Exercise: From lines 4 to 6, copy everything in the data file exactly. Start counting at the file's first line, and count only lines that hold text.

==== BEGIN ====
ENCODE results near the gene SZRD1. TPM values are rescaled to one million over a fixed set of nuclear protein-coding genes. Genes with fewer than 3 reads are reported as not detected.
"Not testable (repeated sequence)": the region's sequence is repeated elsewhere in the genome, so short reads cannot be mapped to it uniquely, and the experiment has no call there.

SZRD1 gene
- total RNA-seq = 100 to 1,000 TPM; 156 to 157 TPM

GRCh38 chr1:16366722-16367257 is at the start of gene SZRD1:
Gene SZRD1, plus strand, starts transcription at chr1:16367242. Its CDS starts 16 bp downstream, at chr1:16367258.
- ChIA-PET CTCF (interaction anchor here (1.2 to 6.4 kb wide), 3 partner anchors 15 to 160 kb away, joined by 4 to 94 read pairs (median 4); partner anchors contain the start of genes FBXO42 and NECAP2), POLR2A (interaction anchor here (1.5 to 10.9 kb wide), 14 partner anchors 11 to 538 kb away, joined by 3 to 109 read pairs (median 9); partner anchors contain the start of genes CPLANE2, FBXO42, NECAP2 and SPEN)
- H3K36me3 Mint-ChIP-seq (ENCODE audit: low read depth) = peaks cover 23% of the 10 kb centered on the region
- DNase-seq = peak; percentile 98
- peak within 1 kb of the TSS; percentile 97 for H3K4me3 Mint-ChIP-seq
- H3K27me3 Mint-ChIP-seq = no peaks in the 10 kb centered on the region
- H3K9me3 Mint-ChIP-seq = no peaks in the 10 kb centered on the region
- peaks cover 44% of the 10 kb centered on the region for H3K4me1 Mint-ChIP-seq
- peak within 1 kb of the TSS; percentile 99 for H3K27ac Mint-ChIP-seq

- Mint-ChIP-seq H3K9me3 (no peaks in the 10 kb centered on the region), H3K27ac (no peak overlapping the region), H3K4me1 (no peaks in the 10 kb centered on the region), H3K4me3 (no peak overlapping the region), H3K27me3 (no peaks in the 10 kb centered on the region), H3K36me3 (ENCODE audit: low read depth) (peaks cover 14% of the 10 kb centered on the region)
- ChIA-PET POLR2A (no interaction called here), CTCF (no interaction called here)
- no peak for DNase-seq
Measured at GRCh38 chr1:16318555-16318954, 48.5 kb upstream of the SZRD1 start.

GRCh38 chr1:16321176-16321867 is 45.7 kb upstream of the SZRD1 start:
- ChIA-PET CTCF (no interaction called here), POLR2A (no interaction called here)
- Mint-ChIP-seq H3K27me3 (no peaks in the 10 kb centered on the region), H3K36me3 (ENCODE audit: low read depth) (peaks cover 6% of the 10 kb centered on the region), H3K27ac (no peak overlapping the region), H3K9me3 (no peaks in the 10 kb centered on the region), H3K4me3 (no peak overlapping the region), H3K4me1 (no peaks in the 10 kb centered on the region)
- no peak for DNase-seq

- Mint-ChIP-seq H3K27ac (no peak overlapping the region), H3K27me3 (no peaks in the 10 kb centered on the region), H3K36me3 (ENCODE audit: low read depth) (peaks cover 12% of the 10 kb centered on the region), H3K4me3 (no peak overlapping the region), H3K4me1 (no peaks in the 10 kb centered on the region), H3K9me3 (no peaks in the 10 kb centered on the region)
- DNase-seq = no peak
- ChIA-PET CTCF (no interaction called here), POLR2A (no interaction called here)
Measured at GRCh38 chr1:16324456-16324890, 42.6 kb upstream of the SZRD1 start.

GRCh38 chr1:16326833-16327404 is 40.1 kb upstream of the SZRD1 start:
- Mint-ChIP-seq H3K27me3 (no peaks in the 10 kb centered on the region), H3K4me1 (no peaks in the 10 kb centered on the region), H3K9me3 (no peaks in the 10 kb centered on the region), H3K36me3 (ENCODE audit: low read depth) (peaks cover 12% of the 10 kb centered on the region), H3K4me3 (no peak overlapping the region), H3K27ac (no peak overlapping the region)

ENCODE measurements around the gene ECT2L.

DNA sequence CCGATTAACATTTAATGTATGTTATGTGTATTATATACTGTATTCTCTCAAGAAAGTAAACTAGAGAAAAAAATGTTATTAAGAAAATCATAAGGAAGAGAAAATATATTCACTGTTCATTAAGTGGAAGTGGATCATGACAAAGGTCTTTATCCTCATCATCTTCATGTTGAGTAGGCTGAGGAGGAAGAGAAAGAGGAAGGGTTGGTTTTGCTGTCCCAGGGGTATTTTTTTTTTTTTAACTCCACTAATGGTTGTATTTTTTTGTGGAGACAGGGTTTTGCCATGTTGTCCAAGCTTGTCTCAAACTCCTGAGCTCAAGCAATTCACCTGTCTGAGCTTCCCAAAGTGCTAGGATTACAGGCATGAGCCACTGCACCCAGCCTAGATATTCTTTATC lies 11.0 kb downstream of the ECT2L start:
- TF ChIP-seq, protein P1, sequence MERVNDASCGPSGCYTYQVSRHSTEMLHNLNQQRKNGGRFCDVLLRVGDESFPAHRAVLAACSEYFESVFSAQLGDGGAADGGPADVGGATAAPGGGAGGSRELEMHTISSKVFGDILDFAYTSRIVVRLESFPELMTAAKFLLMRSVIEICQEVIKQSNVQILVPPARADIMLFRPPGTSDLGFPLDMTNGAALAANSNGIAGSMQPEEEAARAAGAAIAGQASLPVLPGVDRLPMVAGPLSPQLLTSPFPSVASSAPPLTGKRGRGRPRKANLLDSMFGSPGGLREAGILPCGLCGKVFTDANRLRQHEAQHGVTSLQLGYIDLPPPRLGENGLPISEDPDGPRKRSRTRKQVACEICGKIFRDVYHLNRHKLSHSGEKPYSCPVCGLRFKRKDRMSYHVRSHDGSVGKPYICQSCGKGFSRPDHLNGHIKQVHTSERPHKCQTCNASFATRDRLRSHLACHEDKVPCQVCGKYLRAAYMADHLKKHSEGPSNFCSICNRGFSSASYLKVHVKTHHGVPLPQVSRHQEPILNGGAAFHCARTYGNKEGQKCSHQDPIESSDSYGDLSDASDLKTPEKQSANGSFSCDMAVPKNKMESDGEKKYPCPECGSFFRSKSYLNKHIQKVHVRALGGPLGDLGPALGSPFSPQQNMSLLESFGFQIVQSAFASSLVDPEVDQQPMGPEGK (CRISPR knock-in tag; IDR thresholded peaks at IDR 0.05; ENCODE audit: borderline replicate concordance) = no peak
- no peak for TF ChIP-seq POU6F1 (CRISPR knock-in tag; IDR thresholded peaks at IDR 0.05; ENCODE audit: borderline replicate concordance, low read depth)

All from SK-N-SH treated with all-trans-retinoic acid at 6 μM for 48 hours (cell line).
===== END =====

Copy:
- total RNA-seq = 100 to 1,000 TPM; 156 to 157 TPM

GRCh38 chr1:16366722-16367257 is at the start of gene SZRD1:
Gene SZRD1, plus strand, starts transcription at chr1:16367242. Its CDS starts 16 bp downstream, at chr1:16367258.